The ban on his music by Israeli performers has also been upheld outside Israel, but Wagner's great-granddaughter Katharina had planned to visit Israel this week to officially invite the orchestra to perform the music at a Wagner festival in Bayreuth in southern Germany. She told the London Guardian that she wanted the Israeli orchestra to play at the German festival in an attempt to "heal wounds," but she cancelled her trip to Israel after a protest followed a report in the media which incorrectly stated that the performance also was cancelled.

"The only thing that has changed is that she cancelled her visit to Israel," Israel Chamber Orchestra spokeswoman Merav Magen Lelie told Israel National News. "This is the first time Wagner will be performed by an Israeli orchestra." he Israeli orchestra's musicians are free to opt out of participating, and none of the rehearsals will take place in Israel. Lelie said that so far, all of the orchestra's members intend to perform in Bayreuth.

She pointed out that opposition to Wagner's music by Holocaust survivors and their relatives is not universal. She said that the chamber orchestra's music director Roberto Paternostro's grandparents were murdered in the Holocaust. Several years ago, he rediscovered his Jewish roots through his mother, who had married a non-Jew.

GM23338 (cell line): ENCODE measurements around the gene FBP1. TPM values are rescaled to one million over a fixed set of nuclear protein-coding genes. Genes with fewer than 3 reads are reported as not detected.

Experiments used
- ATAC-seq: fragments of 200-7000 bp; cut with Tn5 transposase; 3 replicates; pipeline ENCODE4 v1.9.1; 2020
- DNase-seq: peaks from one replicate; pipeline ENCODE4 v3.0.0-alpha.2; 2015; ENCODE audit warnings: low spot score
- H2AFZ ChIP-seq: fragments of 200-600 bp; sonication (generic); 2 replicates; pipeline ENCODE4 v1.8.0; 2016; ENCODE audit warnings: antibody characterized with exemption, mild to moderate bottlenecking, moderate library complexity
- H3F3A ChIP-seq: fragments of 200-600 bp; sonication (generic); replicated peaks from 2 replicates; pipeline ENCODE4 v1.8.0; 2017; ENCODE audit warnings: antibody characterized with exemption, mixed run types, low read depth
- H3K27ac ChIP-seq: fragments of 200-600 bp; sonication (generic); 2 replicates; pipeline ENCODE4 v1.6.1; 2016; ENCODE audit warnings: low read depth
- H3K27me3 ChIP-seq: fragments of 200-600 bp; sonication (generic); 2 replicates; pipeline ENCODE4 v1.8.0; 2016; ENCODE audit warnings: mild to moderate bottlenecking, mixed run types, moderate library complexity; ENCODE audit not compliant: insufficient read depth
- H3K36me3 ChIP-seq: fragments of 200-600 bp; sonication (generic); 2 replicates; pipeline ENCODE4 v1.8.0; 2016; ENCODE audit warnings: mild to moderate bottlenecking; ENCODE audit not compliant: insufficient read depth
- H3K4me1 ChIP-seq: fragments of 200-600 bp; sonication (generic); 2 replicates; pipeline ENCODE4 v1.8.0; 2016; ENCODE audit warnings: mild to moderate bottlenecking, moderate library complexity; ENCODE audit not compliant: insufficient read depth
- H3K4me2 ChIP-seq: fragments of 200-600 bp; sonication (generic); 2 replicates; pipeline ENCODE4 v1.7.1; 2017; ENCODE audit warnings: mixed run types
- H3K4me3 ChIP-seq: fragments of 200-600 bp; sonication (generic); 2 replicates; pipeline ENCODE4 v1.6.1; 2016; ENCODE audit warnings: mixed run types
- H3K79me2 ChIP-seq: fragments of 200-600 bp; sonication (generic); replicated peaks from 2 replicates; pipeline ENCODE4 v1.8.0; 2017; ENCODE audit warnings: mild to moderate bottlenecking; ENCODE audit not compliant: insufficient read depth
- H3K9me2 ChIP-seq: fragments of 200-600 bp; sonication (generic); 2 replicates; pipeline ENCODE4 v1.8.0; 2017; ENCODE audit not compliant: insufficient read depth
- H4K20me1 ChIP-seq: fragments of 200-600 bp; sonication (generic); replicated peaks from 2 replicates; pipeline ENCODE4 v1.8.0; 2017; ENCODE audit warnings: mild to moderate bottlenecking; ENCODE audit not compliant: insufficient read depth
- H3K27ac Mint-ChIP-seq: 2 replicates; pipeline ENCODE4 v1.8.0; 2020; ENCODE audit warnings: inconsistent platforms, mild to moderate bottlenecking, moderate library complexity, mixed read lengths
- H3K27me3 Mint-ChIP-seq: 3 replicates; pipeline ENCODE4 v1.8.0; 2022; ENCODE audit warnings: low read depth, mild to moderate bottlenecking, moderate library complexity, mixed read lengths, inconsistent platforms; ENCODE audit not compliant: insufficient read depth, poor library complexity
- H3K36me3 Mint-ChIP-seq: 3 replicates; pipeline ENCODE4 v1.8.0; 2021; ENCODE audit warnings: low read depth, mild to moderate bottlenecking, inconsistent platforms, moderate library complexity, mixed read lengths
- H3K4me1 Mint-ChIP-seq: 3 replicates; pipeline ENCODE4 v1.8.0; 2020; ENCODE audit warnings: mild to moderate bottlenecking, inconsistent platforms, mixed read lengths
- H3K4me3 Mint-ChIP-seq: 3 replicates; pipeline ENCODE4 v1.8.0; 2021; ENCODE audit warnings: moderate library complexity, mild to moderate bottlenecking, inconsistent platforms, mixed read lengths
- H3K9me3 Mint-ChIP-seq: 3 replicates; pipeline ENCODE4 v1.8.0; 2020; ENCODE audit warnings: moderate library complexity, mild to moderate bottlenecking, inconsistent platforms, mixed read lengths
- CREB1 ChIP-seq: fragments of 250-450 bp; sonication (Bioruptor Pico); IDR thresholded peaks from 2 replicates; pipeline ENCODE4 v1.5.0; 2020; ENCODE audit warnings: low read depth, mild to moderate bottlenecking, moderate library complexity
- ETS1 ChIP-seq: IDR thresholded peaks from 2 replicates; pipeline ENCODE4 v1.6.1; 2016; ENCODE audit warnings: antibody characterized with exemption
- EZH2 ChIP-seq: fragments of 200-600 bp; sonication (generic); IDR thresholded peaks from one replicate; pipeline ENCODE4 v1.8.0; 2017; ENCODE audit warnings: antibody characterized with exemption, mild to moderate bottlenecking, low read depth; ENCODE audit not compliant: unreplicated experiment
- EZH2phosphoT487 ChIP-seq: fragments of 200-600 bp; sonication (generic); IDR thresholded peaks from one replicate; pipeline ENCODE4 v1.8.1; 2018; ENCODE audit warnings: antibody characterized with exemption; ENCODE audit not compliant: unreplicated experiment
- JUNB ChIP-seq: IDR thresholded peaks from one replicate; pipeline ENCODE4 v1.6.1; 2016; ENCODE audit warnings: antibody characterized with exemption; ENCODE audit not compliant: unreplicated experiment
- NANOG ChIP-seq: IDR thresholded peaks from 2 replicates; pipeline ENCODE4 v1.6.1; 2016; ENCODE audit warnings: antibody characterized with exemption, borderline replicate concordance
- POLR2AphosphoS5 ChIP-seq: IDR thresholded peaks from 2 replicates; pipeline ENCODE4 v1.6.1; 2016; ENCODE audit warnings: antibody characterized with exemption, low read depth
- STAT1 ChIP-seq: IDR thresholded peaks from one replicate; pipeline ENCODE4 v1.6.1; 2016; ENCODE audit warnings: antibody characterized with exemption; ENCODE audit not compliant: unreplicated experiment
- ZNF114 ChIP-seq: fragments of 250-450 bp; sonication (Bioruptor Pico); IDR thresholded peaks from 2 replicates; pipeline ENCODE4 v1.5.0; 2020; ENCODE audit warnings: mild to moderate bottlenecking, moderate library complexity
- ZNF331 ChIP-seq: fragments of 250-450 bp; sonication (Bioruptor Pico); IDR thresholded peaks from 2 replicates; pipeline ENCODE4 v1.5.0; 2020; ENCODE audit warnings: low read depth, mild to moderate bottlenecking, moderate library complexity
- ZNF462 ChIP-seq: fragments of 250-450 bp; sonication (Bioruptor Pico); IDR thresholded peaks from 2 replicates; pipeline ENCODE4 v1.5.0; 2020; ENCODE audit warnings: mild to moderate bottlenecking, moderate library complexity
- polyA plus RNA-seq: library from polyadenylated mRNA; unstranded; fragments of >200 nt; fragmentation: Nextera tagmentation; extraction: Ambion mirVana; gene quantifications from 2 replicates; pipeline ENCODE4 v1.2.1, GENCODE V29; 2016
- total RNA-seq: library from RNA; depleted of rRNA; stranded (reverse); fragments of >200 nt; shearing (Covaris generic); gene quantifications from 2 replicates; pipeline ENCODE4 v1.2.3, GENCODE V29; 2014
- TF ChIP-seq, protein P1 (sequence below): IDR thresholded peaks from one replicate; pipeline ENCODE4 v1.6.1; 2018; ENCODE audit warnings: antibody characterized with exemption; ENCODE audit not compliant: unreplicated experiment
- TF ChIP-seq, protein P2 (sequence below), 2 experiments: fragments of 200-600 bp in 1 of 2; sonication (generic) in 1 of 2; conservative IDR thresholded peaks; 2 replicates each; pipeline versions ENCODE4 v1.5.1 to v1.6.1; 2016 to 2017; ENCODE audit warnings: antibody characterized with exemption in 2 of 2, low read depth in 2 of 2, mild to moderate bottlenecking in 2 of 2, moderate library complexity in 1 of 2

Opposition to performing Wagner's works is widespread. Ephraim Zuroff, director of the Simon Wiesenthal Center, was quoted in the Guardian as saying, "Wagner cannot apologize. It's a closed book. There is no way of making up for his anti-Semitic writings."

Holocaust survivor Noah Klieger told the Germany news agency Deutsche Welle last week, "Wagner was the father of the theory of the races; he was the first one to claim that there was a master race - the Germans – and a low-class race - the Jews. He was the first to explain this in writing.

"We don't need reconciliation with Wagner. We have reconciliation with Germany. We have nothing against the new German generations. I go to Germany very often.... But Wagner is the same Wagner - whether it's today or 100 years ago, it's the same Wagner with the same theory…. He was one of the greatest composers ever, but this has nothing to do with his theories."

Nearly 20 years ago, catcalls and a large-scale walkout met Israeli musician Daniel Barenboim's attempt to lead the Berlin State Opera in a performance of part of Wagner's music.